Officials in Japan's capital Wednesday advised parents not to give city tap water to infants after tests showed it had elevated levels of radioactive iodine - a problem attributed to a nuclear plant damaged in the March 11 earthquake and tsunami.
Radiation exceeding legal limits also has been found in 11 types of vegetables and milk in prefectures surrounding the damaged Fukushima Daiichi nuclear power plant, prompting some prefectures to stop shipping these products. The United States¬†is preventing the import of milk, milk products, fresh vegetables and fruit from four Japanese prefectures, though certain products could be allowed in¬†if tests show them to be safe, a¬†Food and Drug Administration spokeswoman said.
Below are brief explanations of how the radiation can get into food and water and how dangerous the ¬†food/water contamination in this instance might be.
Traveling from nuclear plant to food, water and milk
Radioactive particles¬†escaping from the Fukushima Daiichi plant (see this interactive for how and why this is happening) bind to dust, traveling in the air for a distance before coming to ground, according to CNN chief medical correspondent Dr. Sanjay Gupta. The particles, such¬†as cesium-137 and iodine-131,¬†contaminate farm produce and water simply by falling on them.
The large surface areas of leafy vegetables, such as spinach, make them likely to collect greater amounts of particles than many other produce types, said Marko Moscovitch, professor at Georgetown's Department of Radiation Medicine.
The main way these particles get into milk is when they fall on the grass eaten by cows.
What are the risks of consuming the food, milk and water?
Experts say little is known about¬†how eating radiation-contaminated food affects people in the short- and long-term. But experts who have spoken with CNN say that the contamination levels reported so far appear to pose very little risk.
Dr. James Cox, an oncology professor at the MD Anderson Cancer Center in Houston, said he believes the radiation levels measured in these products pose a "nonexistent" immediate risk to humans, and "very low" long-term risk.
Spinach tested in a prefecture south of ¬†Fukushima showed radiation up to 27 times greater than the legal limit. Gupta, however, said a person "would have to eat the contaminated spinach from Japan every day for one year to get the same amount of radiation you would get from one chest CT (computed tomography) scan."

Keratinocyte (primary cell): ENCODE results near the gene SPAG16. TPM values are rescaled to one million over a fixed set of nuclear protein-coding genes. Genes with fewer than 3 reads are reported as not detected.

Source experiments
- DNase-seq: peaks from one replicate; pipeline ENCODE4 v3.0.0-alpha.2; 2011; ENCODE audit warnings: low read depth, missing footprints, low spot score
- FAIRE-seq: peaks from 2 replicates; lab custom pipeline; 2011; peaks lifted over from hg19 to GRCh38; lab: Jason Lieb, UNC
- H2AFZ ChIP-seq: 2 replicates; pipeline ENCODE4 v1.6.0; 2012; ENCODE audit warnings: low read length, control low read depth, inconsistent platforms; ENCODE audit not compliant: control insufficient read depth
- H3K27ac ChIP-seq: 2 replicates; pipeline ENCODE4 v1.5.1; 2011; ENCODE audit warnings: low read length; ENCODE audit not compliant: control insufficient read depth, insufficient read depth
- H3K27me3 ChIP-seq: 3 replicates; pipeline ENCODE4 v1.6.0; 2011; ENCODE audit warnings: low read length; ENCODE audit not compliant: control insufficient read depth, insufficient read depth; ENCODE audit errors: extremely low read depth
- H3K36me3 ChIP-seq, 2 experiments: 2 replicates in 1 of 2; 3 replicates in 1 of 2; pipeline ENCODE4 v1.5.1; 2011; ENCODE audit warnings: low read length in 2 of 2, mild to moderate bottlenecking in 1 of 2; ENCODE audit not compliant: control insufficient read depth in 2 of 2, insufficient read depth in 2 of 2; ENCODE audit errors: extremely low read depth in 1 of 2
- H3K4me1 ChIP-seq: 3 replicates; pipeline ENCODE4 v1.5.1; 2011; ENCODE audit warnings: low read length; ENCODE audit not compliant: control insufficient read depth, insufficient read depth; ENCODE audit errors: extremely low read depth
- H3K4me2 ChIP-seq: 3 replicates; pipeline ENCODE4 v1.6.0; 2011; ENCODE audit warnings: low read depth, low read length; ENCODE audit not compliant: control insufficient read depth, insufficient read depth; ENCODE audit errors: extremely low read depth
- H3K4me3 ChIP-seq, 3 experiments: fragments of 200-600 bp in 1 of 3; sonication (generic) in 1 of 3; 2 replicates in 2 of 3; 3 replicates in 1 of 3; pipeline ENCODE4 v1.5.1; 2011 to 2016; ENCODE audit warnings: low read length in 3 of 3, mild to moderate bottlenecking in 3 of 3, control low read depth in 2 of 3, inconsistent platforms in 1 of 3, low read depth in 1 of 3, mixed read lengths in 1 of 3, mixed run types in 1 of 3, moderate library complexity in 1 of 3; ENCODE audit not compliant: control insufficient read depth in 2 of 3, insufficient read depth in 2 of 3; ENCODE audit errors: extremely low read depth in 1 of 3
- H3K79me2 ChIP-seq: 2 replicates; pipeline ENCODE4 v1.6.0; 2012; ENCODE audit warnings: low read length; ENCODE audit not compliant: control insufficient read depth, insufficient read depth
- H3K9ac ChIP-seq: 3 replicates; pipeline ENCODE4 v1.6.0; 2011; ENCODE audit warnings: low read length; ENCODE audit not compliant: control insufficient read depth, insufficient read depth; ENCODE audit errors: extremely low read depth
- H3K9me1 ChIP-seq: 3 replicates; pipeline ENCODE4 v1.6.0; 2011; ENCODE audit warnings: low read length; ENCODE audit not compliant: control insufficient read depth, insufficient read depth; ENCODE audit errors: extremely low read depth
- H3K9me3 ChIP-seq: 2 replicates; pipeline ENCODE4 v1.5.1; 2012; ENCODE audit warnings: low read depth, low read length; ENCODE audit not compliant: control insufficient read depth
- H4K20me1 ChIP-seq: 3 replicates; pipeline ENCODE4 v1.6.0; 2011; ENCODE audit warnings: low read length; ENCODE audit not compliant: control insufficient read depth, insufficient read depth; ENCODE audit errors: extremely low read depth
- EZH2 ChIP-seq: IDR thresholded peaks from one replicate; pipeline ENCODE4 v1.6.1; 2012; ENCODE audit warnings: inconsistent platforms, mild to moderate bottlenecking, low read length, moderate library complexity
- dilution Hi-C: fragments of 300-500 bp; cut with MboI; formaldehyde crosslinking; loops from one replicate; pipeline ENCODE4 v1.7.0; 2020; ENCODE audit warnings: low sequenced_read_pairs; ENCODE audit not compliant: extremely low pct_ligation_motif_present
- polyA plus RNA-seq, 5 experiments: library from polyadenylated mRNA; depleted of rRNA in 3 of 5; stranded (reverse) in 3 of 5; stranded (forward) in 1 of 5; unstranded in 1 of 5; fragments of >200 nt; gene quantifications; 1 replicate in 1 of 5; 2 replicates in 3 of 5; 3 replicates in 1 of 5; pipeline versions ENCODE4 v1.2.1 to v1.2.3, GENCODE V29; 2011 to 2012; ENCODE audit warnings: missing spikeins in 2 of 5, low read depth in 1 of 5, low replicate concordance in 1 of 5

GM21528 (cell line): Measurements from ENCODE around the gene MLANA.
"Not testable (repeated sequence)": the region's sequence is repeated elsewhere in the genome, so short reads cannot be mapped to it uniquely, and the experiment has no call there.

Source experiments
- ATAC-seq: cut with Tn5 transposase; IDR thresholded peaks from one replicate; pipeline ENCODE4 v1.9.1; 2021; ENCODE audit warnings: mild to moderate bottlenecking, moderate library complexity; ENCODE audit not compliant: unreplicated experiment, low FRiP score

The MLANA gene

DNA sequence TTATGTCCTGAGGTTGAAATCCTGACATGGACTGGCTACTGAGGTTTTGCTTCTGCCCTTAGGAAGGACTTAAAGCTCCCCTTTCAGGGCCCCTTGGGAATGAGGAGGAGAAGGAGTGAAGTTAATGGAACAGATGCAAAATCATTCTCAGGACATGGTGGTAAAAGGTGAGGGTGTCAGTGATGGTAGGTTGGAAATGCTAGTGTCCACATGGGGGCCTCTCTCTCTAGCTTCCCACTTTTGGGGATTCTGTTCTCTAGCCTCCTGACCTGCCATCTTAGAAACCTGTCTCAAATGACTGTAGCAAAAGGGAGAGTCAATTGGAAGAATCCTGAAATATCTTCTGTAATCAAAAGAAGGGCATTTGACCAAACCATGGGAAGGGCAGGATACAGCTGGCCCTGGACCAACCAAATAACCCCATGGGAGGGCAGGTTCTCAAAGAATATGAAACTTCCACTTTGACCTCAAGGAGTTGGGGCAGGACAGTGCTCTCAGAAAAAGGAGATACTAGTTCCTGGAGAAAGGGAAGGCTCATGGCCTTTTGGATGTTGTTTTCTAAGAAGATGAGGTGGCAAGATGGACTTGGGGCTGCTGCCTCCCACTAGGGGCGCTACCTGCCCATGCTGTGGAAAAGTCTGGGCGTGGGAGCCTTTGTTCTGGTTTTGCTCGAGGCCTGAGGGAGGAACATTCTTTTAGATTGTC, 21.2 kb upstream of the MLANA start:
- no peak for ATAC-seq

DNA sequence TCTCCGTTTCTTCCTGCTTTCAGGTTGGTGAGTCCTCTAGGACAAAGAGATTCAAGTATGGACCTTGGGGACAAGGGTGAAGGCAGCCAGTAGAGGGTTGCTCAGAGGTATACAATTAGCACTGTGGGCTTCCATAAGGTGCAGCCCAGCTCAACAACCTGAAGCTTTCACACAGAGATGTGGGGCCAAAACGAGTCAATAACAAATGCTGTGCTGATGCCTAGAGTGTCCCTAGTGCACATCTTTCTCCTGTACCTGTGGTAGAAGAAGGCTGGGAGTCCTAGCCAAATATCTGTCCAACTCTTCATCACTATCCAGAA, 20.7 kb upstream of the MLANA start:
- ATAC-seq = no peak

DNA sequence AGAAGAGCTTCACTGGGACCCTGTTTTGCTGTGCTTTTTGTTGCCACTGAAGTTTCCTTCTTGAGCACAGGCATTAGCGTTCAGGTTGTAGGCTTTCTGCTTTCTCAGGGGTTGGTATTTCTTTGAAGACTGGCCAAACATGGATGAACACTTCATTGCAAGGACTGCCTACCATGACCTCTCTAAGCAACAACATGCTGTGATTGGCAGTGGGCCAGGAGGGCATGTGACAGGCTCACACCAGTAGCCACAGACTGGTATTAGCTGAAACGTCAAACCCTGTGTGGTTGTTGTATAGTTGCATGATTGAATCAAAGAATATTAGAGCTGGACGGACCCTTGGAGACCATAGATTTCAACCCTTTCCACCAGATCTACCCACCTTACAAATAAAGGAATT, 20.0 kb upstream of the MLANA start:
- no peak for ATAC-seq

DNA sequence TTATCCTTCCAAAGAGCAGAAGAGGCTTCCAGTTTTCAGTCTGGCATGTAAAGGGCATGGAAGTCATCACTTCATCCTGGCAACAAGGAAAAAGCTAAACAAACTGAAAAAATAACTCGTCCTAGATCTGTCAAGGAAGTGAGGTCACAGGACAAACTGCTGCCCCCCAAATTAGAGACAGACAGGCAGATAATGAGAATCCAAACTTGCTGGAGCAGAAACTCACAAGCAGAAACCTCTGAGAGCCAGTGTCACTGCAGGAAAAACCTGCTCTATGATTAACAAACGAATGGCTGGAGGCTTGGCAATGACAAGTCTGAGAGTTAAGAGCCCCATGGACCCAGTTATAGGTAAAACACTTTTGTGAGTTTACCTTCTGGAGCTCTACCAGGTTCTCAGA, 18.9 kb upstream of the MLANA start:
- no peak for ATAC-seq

A chest CT scan would expose a person to about 7 millisieverts of radiation. The U.S. Nuclear Regulatory Commission says that an average person gets about 3.1 millisieverts annually from natural sources, and an average American - thanks in part to medical diagnostic procedures and other man-made sources of radiation - gets about 6.2 millisieverts per year.
Even low radiation doses can damage or alter the DNA of irradiated cells, the NRC says. And the radiation protection community "conservatively assumes that any amount of radiation may pose some risk for causing cancer and hereditary effect, and that the risk is higher for higher radiation exposures," the NRC says.
But Gupta and¬†Moscovitch say it's highly unlikely that the radiation reported so far in Japanese food would pose a risk to human health.
"(The radiation is) not negligible my any means. But impact on human health? Not likely," Gupta said Wednesday night on the CNN program "In the Arena."
Read more about what Cox - an expert on the effects of radiation on the survivors of Nagasaki and Hiroshima - has to say about the risks in this story, which also addresses the consumption of contaminated milk following the Chernobyl nuclear disaster in 1986.
The concern about infants and the contaminated water
Tokyo officials recommended withholding tap water from infants after government samples taken Tuesday night found 210 becquerels of radioactive iodine per kilogram of water - two times higher than the limit that the government considers safe for infants.
The amount of iodine detected was lower than the level considered safe for adults: 300 becquerels per kilogram. A liter of water weights 1 kilogram. A becquerel is a measurement of radioactive intensity by weight.
The level set for infants is "very conservative," Cox said,¬†but elevated radiation levels are considered a problem for small children, because their thyroid glands are more susceptible to radioactive iodine.
"Erring on the side of caution for the extreme degree for children makes good sense," Cox said. For adults, "as far as the immediate health risk, something that would make people sick, I don't think that would come close to it."
Can radioactive contamination be removed from water?
The World Health Organization says standard water treatment procedures - including coagulation, sedimentation and filtration - might remove "significant amounts of radioactive contaminants." Other options including blending contaminated water with noncontaminated water to dilute the radioactive particles, the organization says.
CNN's Thom Patterson, Elizabeth Landau, Danielle Dellorto, Miriam Falco, Madison Park and Jason Hanna contributed to this report.